Condition C

Electrolyte solution (1 M LiPF6/EC+DMC+EMC) stored at 25 or 50°C for 3 months in the absence of LTO. This condition is designed to evaluate the role of LiPF6 in the gassing reactions.

Condition D: Storage test of soft-packed NCM/LTO or NCM/(LTO/C) batteries

The assembled fully charged batteries were stored at 25°C for 3 months.

Condition E: Cyclic test of soft-packed NCM/LTO or NCM/(LTO/C) batteries

The assembled batteries were measured for 400 cycles at a charge/discharge rate of 0.5C (0.5C/0.5C) at 25°C.

Characterization of structure and morphology changes of LTO and LTO/C under different conditions

The LTO and LTO/C electrode materials were rinsed after tests using DMC to remove the electrolyte and dried in the glove box antechamber to remove the residual DMC. XRD patterns of the samples were obtained on a diffractometer (Rigaku D/max 2500/PC) using Cu Kα radiation. The morphologies were examined using a TEM (JOEL JEM-2100F, Japan). XPS measurements were conducted using Physical Electronics PHI5802 instrument using X-rays magnesium anode (monochromatic Kα X-rays at 1253.6 eV) as the source. The C 1s region was used as a reference and was set at 284.8 eV.

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Acknowledgements

We thank Y. Chen for valuable discussions about reactions Scheme and N. Y. Tang, D. Y. Zhai for valuable comments for this work, and we also thank Dongguan Amperex Technology Limited for the help in gas components analysis. This work was supported by National Nature Science Foundation of China (Nos. 51072131, 51202121 and 51232005), Shenzhen Projects for Basic Research (Nos. JC201104210152A and JCYJ20120619152808478), Guangdong Province Innovation R&D Team Plan for Energy and Environmental Materials (No.2009010025).

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Affiliations

  1. Engineering Laboratory for Functionalized Carbon Materials and Key Laboratory of Thermal Management Engineering and Materials, Graduate School at Shenzhen, Tsinghua University, Shenzhen 518055, China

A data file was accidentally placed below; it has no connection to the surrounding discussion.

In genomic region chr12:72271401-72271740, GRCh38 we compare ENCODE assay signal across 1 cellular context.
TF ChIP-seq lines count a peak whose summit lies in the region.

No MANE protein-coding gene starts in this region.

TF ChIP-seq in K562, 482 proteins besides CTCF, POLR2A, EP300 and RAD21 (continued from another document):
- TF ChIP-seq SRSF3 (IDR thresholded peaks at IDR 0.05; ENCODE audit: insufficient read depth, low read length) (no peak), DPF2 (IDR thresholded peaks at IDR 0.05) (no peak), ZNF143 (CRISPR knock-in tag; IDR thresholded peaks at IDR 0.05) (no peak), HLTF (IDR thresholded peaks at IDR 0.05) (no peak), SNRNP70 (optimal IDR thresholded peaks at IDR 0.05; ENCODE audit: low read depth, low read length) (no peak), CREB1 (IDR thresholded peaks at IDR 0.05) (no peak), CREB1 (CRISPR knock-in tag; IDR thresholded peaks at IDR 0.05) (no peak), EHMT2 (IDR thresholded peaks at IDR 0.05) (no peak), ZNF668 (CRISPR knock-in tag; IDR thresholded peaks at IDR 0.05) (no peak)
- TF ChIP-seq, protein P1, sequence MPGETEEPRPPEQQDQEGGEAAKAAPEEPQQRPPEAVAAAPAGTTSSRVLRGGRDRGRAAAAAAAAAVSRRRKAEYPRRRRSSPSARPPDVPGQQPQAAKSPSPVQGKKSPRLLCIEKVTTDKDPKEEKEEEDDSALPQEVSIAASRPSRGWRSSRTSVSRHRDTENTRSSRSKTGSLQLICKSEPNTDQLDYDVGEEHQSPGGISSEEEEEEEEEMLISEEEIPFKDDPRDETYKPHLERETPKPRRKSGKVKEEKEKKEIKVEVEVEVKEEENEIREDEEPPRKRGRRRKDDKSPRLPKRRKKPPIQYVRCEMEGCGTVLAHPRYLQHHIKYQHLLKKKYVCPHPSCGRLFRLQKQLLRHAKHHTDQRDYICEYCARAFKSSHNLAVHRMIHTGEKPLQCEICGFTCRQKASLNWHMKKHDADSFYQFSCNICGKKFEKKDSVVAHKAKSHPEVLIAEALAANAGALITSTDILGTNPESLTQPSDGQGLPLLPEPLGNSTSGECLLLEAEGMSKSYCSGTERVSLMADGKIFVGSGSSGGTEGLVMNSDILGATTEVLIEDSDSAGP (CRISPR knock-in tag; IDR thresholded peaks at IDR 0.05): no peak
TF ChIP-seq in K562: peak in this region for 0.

• Yan-Bing He
    • , Baohua Li
    • , Ming Liu
    • , Wei Lv
    • , Cheng Yang
    • , Jia Li
    • , Hongda Du
    • , Quan-Hong Yang
    •  & Feiyu Kang
  2. Department of Mechanical Engineering, Hong Kong University of Science and Technology, Clear Water Bay, Kowloon, Hong Kong

    • Yan-Bing He
    • , Biao Zhang
    •  & Jang-Kyo Kim
  3. School of Chemical Engineering and Technology, Tianjin University, Tianjin 300072, China

    • Chen Zhang
    • , Wei Lv
    •  & Quan-Hong Yang

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Contributions

Q.-H.Y. and F.Y.K. conceived the project and Y.-B.H., B.H.L. and Q.-H.Y. designed the experiments. Y.-B.H. B.H.L. and M.L. carried out the materials synthesis, battery assembly and gases components analysis. C.Z., W.L. and B.Z. performed the structural characterization and components analysis. J.L. constructed the crystal structure model. Y.-B.H., Q.-H.Y., B.H.L., C.Y., H.D.D., J.-K.K. and F.Y.K. discussed the results. Y.-B.H., Q.-H.Y., J.-K.K. and F.Y.K. wrote the initial manuscript which was approved by all the authors.

Competing interests

The authors declare no competing financial interests.

Corresponding authors

Correspondence to Quan-Hong Yang or Feiyu Kang.

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https://doi.org/10.1038/srep00913